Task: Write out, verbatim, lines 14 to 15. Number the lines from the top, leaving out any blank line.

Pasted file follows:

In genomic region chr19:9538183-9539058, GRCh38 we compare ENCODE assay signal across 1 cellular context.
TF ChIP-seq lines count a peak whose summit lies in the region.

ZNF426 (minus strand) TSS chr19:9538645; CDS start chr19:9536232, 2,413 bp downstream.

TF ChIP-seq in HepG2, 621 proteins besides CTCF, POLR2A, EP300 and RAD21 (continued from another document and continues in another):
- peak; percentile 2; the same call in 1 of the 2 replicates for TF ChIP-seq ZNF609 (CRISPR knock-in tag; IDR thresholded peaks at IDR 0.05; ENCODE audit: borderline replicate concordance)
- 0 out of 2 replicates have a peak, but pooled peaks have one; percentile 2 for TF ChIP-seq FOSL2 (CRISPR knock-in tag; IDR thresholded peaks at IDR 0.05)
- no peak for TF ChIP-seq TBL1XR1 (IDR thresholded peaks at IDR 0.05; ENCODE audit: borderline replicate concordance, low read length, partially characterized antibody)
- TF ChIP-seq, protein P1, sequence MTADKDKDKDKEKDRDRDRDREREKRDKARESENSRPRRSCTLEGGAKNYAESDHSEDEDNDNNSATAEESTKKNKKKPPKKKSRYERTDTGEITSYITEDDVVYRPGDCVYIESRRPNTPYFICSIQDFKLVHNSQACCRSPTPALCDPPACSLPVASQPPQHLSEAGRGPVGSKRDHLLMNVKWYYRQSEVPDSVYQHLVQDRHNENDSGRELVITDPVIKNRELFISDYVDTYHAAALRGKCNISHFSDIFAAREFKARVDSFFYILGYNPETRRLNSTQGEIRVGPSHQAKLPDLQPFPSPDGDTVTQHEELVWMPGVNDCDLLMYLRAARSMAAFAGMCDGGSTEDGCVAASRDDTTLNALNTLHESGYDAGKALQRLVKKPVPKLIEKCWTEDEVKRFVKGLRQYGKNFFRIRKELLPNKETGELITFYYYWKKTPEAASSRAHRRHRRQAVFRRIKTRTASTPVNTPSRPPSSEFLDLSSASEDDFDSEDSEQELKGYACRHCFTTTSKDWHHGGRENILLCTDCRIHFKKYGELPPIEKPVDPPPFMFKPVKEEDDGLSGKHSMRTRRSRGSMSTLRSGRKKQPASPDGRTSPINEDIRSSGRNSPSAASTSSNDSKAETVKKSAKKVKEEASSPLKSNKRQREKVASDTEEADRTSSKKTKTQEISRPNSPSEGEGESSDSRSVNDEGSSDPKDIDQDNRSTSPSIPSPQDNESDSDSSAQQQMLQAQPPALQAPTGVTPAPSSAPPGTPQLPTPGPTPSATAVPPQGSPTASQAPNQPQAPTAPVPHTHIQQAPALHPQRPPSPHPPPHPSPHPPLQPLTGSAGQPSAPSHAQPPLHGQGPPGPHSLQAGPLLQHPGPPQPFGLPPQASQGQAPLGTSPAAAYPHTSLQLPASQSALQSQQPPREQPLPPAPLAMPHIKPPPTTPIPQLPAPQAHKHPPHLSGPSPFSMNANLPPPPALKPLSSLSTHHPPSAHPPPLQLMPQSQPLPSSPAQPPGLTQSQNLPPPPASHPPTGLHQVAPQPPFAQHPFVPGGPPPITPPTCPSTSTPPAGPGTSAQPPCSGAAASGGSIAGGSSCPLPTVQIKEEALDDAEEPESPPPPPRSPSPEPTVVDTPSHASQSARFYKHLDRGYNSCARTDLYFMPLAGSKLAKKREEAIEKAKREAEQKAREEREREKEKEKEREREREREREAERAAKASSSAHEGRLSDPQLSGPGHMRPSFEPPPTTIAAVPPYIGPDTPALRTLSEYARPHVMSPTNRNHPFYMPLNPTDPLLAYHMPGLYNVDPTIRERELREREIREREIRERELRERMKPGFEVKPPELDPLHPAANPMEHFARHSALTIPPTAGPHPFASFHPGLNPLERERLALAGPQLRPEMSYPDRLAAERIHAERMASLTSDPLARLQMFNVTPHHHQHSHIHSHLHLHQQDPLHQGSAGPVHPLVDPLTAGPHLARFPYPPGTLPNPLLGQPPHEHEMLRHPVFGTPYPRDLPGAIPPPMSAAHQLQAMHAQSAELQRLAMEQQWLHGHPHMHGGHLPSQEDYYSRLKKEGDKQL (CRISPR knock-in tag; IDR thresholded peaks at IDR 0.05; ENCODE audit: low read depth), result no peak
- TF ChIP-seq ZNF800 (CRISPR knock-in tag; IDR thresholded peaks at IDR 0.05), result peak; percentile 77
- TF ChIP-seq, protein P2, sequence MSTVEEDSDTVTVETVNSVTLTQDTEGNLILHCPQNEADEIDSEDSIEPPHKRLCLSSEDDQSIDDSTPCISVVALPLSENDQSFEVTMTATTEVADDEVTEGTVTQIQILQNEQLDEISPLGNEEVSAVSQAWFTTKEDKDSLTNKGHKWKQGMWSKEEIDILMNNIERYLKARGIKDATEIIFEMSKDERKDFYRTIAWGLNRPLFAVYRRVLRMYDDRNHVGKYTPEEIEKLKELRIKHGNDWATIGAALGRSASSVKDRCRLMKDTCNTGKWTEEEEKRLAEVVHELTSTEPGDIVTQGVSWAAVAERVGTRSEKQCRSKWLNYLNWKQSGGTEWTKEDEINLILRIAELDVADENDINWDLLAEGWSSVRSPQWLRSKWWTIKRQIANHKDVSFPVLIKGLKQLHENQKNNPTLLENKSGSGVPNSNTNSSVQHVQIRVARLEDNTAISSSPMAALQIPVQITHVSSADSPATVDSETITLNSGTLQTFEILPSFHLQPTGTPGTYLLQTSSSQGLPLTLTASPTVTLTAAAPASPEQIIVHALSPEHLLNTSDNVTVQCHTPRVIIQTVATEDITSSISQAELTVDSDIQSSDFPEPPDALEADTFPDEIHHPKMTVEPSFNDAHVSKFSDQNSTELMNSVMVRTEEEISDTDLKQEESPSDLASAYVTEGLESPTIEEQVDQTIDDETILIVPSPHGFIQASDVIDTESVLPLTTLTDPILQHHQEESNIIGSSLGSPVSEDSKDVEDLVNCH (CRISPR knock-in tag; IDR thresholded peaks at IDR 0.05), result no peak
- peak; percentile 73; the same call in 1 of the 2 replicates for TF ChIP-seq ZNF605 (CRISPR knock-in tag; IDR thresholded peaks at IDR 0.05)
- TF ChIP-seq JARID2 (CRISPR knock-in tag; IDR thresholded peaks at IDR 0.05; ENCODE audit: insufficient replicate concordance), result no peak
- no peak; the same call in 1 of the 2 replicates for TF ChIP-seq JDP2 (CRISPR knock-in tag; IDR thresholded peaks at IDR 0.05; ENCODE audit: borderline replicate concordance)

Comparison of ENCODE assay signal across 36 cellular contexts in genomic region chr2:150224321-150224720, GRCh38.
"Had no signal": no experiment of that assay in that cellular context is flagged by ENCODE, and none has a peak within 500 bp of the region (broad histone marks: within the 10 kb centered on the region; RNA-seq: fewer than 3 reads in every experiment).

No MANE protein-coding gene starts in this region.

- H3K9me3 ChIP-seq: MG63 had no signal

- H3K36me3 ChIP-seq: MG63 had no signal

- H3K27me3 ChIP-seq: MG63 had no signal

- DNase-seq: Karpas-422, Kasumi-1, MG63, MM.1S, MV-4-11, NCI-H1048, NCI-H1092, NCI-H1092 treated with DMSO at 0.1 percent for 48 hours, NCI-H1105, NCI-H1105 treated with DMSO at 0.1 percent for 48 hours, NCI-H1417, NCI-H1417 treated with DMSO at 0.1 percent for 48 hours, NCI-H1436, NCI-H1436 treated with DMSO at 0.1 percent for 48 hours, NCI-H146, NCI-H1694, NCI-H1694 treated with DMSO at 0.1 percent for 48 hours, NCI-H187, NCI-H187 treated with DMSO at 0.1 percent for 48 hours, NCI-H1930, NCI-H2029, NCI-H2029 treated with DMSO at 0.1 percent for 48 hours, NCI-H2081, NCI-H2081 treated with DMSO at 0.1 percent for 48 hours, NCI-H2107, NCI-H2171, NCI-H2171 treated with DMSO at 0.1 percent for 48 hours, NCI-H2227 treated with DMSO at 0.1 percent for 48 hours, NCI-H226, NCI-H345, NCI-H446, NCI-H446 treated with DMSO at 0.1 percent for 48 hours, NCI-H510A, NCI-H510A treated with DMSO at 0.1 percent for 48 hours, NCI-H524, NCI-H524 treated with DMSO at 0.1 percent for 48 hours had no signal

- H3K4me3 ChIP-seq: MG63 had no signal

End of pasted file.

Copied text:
Comparison of ENCODE assay signal across 36 cellular contexts in genomic region chr2:150224321-150224720, GRCh38.
"Had no signal": no experiment of that assay in that cellular context is flagged by ENCODE, and none has a peak within 500 bp of the region (broad histone marks: within the 10 kb centered on the region; RNA-seq: fewer than 3 reads in every experiment).